If you're a fiber artist, is it possible to see a tangle of silk ribbons, a hank of hand-dyed wool fibers, or a stack of thick felt without wanting to reach out and touch it? Perhaps that's why I like needle-felting so much: the entire process involves touching and manipulating soft, beautiful fibers.
|Jane LaFazio's fiber art with hand-dyed fibers.
One of my favorite fibers for needle felting is silk gauze. Because it is light and semi-sheer, you can gather it, use it flat, twist it and build up layers using needle-felting techniques, and it will not build up too much bulk.
Fiber artist Jane LaFazio is a big fan of silk gauze in her needle-felted projects and dyes it herself to customize her colors. She started with coffee and rust and then branched out into colors, using Adirondack Color Wash, which comes in spray bottles. These acid-free, non-toxic, water-based dyes are perfect for use on paper and fabric but are also very staining, so Jane says to be sure to wear gloves.
Here's the process she uses for dyeing sheer fabrics.
1. Begin by covering the surface of a foam core board (or any flat, moveable surface) with freezer paper in order to protect it and so you can carry the wet dyed fabrics to another place to dry.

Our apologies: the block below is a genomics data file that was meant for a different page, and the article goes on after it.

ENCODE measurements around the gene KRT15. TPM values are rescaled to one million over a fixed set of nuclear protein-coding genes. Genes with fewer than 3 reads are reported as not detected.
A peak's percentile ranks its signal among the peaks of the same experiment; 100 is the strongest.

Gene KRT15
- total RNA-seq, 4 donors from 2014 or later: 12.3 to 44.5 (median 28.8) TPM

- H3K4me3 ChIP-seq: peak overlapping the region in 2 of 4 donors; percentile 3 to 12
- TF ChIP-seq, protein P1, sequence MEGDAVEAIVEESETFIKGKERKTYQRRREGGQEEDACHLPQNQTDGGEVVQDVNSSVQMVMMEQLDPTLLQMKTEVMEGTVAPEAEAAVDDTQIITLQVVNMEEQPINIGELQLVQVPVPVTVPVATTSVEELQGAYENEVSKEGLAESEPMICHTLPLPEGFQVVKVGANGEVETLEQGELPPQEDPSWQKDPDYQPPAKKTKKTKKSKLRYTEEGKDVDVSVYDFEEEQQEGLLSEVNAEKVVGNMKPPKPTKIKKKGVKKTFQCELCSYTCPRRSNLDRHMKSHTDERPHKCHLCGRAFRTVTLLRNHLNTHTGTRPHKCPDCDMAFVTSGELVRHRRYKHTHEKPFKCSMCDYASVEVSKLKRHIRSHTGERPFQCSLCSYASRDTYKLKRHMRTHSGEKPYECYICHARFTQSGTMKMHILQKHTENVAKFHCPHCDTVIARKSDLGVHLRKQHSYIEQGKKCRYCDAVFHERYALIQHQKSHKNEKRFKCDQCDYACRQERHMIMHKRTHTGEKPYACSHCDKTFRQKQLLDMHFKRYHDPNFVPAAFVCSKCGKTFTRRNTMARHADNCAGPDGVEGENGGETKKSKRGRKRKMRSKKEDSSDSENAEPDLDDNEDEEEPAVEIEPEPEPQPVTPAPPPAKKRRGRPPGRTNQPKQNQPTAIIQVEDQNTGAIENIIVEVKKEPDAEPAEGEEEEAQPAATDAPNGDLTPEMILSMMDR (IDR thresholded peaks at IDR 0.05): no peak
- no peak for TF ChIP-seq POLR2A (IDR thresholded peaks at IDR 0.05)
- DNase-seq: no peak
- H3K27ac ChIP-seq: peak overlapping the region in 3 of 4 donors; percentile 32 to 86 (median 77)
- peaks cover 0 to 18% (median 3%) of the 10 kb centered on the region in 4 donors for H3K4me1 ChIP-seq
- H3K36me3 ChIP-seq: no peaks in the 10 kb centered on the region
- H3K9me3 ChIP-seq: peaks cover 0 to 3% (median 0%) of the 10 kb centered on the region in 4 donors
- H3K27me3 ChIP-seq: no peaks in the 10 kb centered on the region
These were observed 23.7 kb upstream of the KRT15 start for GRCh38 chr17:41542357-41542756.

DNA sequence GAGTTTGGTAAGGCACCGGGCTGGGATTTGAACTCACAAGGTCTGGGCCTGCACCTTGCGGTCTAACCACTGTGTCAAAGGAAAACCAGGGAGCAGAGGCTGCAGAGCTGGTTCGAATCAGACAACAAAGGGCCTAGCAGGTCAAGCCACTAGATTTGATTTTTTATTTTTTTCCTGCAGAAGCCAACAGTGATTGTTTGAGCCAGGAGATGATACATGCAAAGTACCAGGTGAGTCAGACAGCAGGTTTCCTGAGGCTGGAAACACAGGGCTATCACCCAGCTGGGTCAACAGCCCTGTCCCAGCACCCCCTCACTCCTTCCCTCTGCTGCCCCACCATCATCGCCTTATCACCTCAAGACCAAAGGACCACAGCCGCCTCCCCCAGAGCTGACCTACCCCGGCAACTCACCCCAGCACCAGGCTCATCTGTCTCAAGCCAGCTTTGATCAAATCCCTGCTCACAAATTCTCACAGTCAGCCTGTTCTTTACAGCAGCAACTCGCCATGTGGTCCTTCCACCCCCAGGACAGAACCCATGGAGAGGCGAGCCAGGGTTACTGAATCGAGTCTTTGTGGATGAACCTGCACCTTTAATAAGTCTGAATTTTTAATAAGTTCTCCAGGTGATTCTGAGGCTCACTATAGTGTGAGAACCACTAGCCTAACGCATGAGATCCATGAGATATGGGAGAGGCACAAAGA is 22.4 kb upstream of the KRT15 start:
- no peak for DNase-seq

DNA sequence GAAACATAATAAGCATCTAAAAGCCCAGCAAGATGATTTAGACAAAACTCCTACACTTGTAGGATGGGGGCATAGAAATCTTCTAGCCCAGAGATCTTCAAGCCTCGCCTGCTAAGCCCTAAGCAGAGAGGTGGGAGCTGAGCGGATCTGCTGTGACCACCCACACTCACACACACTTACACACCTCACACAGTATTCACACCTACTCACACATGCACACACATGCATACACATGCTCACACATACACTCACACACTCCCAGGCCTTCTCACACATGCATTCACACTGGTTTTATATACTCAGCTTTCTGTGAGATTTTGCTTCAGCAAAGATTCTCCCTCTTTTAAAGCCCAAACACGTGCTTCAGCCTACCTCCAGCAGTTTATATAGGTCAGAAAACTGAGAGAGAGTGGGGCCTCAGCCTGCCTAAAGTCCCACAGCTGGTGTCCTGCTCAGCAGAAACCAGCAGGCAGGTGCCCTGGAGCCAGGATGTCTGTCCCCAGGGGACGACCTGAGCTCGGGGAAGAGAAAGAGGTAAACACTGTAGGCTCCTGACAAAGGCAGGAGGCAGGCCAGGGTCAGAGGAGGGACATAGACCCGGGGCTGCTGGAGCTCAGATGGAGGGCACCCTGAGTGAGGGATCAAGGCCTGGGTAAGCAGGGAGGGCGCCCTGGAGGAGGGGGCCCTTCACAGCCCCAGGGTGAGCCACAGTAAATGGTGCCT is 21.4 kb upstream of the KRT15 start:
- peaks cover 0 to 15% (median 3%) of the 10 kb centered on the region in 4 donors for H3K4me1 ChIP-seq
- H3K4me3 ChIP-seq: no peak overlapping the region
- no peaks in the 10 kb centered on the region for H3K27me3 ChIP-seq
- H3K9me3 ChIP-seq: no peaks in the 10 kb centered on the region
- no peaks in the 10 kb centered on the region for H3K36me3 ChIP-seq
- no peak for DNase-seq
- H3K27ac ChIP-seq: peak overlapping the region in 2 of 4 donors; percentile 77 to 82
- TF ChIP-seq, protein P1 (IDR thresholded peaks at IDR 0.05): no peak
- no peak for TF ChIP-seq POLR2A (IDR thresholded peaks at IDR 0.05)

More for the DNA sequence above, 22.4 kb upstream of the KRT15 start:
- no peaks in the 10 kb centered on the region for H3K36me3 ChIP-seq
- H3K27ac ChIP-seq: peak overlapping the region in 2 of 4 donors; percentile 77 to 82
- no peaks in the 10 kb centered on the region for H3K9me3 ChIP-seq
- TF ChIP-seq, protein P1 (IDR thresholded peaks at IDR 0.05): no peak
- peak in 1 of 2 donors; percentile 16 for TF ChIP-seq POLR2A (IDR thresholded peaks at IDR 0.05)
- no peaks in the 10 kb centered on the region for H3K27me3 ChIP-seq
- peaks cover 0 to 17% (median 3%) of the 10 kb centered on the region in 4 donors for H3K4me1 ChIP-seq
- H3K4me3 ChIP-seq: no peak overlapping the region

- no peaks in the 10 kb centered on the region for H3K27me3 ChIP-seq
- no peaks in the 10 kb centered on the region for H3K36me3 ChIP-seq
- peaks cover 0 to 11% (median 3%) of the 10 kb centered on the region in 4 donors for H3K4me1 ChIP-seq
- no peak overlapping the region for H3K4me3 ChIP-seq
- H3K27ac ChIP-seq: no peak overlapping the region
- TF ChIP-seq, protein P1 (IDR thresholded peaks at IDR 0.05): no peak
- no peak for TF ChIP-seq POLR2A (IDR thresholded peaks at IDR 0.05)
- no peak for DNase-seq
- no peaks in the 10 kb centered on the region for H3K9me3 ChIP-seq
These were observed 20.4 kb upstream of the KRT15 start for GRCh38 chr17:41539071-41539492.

2. Wet the fabric with water and then spray it with the dyes. With gloved hands, squish the fabric to distribute the dye--but not evenly. Use an array of colors for each color set since if you want the fabric to be variegated.
3. Let the fabric dry completely and iron it to heat set the color.
Jane recommends working in analogous colors when dyeing your sheers. Analogous colors are colors that are next to each other on the color wheel, like yellow and red, green and blue, and blue and purple.
|Luscious hand-dyed fibers produced from
Dyeing in the Kitchen with Deb Menz.
Dyeing your own fibers is not only fun, but you can customize your colors to create your own personal palette.
I discovered many useful dyeing tips--and got an eyeful of fabulous fibers I'd love to touch--while watching Dyeing in the Kitchen
a full-length video tutorial with Deb Menz on Craft Daily
. With Deb's step-by-step instruction and simple math formulas, you'll be able to make endless color variations that you can't find commercially.Craft Daily
is wonderful source of video tutorials by many of the best artists and teachers available. Be sure to check out all the learning opportunities for fiber artists and more.
P.S. What is your most irresistable fiber? Leave a comment below.